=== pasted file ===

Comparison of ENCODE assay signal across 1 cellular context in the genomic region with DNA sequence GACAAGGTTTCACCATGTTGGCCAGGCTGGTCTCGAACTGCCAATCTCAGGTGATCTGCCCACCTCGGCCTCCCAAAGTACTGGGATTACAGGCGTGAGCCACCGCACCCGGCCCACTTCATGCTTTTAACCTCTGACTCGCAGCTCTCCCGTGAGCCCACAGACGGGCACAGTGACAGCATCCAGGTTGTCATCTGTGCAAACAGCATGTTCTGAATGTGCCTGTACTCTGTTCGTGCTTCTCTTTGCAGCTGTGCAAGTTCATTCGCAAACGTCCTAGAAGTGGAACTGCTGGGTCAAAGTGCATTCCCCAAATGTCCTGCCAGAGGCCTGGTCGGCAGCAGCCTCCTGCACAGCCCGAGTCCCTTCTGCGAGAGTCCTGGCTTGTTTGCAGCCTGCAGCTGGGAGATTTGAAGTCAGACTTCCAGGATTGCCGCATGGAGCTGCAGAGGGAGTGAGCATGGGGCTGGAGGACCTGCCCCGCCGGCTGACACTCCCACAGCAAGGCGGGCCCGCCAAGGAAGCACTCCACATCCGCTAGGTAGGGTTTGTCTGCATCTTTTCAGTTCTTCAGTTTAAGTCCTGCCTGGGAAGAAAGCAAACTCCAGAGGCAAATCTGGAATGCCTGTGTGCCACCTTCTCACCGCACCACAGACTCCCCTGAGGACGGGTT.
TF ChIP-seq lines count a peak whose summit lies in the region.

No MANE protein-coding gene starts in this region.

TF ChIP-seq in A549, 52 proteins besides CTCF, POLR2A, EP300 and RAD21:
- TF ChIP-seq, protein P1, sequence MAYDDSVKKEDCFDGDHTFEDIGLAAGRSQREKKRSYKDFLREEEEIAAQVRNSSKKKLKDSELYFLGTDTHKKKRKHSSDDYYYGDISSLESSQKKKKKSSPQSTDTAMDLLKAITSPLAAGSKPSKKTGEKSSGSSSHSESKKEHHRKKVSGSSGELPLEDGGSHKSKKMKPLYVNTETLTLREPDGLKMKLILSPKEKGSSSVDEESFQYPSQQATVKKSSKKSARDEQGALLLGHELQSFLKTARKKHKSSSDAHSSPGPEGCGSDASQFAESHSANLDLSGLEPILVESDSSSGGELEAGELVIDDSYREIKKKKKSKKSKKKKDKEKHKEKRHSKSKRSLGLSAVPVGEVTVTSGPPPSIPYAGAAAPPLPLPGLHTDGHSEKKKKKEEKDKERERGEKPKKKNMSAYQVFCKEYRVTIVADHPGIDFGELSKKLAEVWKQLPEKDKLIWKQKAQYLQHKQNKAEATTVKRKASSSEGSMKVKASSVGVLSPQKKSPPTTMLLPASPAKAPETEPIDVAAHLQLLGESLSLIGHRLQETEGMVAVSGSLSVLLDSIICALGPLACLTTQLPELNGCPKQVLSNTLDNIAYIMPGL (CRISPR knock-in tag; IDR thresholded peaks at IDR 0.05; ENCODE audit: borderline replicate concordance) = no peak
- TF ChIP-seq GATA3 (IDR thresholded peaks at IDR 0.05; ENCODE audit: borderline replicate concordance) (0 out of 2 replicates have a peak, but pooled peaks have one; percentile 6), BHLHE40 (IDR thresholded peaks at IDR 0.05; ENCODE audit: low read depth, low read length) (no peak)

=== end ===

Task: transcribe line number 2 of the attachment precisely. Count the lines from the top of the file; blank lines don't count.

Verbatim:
TF ChIP-seq lines count a peak whose summit lies in the region.